Welcome to your Last Week in Digital Media and all of the news you may have missed:
- Snapchat is experimenting with letting users share Snap content-off platform, e.g., Snap Originals, Shows, and Publisher stories. It’s also testing changes to the main feed under the name Spotlight, and it would feature content from creators.
- reverse engineer Jane Wong has discovered that Linked In is working on a TikTok like vertical discover feed experience.
- Oracle’s name was added to the list of companies considering acquiring TikTok’s US assets. For completeness, the full list of suitors is now Microsoft, twitter, and Oracle. FYI, the Trump administration updated executive order gives until November for a deal to conclude, although, of all potential suitors, Microsoft is committing to a September timeline.
- Facebook-owned VR hardware platform, Oculus, will require users to have a Facebook account to use the product from October of this year, and by 2023 you won’t be able to use Oculus without a Facebook account (even if you have a legacy account). The news has not been well received.
- TikTok published a very brief blog post detailing how TikTok’s analytics work. You might find it interesting if you have ever wondered what creators or businesses see if they have a pro account.
- Spotify may be looking to get into the audiobook space based on a recent (now closed) job posting by the company.
- Google may have big plans in store for Google Images (paywall) with the company poaching the former content chief of Snap. All of which could position Google images as a challenger to Pinterest.
- something to be aware of, Chrome is testing labeling pages that are fast loading – which will have broad implications across publishers and client sites. Keep in mind that Google also plans to downrank sites in organic search that are slow to load.
- a few key Instagram updates. Instagram will soon have an infinite scroll, with suggested posts when you get to the end of the feed for those you follow. Instagram is also bringing QR codes to the app that will work with any QR code reader, i.e., you don’t have to have Instagram to be able to read the codes.
- a random aside tip, if you do use TikTok, they have now enabled users to turn on two-factor authentication (2FA). Regardless of how the ban plays out, recommend you turn it and more broadly across all services.
ONLINE VIDEO and STREAMING
- something interesting that I saw, Apple is promoting half price Showtime and CBS All Access for those with an AppleTV+ subscription
- Google appears to be working on a new streaming aggregation offering called Kaleidoscope that will be integrated into Chrome. It looks to be a meta streaming service, offering to give you all your streamed programs in one place.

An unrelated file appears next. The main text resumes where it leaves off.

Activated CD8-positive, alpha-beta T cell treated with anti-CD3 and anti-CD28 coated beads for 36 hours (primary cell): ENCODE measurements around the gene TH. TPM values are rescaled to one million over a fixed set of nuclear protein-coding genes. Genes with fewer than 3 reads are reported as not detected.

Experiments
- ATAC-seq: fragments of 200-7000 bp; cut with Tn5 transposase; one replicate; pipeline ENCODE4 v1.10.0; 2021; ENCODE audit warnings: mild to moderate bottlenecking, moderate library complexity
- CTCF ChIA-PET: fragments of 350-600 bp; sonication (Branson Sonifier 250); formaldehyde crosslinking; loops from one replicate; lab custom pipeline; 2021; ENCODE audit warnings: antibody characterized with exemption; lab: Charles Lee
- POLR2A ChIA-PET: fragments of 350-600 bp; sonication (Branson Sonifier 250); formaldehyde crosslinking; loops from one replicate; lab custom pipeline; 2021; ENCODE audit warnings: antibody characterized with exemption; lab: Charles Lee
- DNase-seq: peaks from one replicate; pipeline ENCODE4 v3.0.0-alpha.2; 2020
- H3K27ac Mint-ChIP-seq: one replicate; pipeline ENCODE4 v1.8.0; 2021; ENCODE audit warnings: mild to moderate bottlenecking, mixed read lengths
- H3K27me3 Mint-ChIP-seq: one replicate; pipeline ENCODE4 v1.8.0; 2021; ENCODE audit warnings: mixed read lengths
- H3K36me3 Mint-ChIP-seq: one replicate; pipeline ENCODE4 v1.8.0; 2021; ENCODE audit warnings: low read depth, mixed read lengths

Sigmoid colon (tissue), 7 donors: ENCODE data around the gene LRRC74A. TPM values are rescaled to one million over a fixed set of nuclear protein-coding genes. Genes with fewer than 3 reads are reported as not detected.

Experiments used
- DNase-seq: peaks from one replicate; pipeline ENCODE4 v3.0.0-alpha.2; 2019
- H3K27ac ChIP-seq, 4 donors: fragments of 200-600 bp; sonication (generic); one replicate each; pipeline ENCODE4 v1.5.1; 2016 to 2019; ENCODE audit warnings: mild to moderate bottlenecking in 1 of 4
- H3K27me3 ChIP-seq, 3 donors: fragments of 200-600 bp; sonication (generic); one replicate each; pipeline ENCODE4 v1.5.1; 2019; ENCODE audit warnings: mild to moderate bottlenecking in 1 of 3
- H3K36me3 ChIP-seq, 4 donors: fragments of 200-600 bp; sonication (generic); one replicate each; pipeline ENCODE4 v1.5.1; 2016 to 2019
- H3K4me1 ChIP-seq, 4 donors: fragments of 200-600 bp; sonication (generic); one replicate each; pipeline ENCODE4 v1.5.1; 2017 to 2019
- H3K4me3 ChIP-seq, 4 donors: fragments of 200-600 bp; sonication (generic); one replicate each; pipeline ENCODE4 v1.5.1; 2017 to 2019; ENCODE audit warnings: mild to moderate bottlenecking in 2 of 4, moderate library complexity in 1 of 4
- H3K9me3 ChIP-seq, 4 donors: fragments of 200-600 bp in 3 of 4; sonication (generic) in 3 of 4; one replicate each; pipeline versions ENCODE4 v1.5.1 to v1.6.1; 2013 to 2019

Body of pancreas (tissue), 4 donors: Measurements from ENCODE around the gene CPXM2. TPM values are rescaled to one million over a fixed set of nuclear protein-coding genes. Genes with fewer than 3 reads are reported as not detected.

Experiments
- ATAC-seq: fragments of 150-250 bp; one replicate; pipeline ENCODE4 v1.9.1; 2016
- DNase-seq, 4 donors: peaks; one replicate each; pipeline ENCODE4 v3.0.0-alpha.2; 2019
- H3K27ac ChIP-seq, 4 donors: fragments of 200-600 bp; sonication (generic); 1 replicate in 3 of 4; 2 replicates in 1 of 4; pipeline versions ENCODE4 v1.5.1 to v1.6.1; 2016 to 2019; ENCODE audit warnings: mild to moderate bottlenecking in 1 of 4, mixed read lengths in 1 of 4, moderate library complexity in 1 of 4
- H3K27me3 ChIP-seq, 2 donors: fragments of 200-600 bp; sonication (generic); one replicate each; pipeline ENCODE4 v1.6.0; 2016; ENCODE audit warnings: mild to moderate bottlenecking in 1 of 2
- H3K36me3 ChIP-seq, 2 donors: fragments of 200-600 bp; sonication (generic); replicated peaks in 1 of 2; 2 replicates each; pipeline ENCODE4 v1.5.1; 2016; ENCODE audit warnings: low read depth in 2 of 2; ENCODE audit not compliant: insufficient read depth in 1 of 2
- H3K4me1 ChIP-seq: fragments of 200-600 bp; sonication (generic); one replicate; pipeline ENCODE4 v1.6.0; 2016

- Nielsen’s Q1 2020 US Share of Daily Time by Platform data is now available. The date is interesting (check out the chart here) as it breaks out and compares media consumption with comparisons of Q1 19 to Q1 20 and by demographic. Across all demos, Live and time-shifted TV consumption are on the decline, and smartphone and app use continues to increase. The full report is available here (registration required).
- Pinterest insights data is always interesting to trawl through. They’re showing that searches for “fall hair color” +2408% (a sign that COVID home hair styling continues to be a trend). Plans for upgraded home entertainment experience are also increasing with “wall tv unit design” up 166%. Contact your Pinterest lead for more details.
- Pew Research has come out with a new study that suggests that most Americans think social media censors political viewpoints. The study is worth a read as it gives you a perspective on US positions on social media and how they have become highly partisan.
- Google published an open letter to Australians, suggesting that some free services might be lost because of Australian government plans to make Google pay for news content. The Australian competition regulator responded, saying that Google was sending misinformation. Digiday has a good breakdown of the issue.
- with the TikTok ban still looming, the company has started on a comms strategy to counter the regulatory narrative. There’s now a dedicated site where TikTok looks to “set the record straight,” as well as an official TikTok PR handle on twitter. TikTok has also signaled it plans to mount a court challenge to the ban as early as this coming week.
- Mark Zuckerberg testified before the FTC as part of the FTC’s ongoing antitrust investigations. There’s little other information other than Facebook did confirm that it occurred.
PRIVACY, TRUST, and SAFETY
- Integral Ad Science (IAS) now offers fraud and viewability measurement across Pinterest. Reach out to Pinterest or IAS for details.
- TikTok has updated its community guidelines, specifically around hate speech, including steps to limit the way hateful content surfaces in search results. TikTok also noted that since the start of 2020, it has removed more than 380,000 videos for violating its hate speech policy.
- reddit published details of the impact of changing its policy on hate speech, which included banning several subreddits. It’s interesting to view as it shows the effect of prohibiting hateful groups on a platform and how it can reduce the number of toxic comments.
- twitter has overhauled its transparency center. The changes are detailed in a twitter transparency center blog post. The new transparency center is easier to understand key metrics, offers multiple visualizations, and reports can be downloaded a PDF or CSV file. In terms of the latest data, twitter has taken more action on accounts and content for this reporting period (Jul-Dec 2019).
Say safe and have a great week.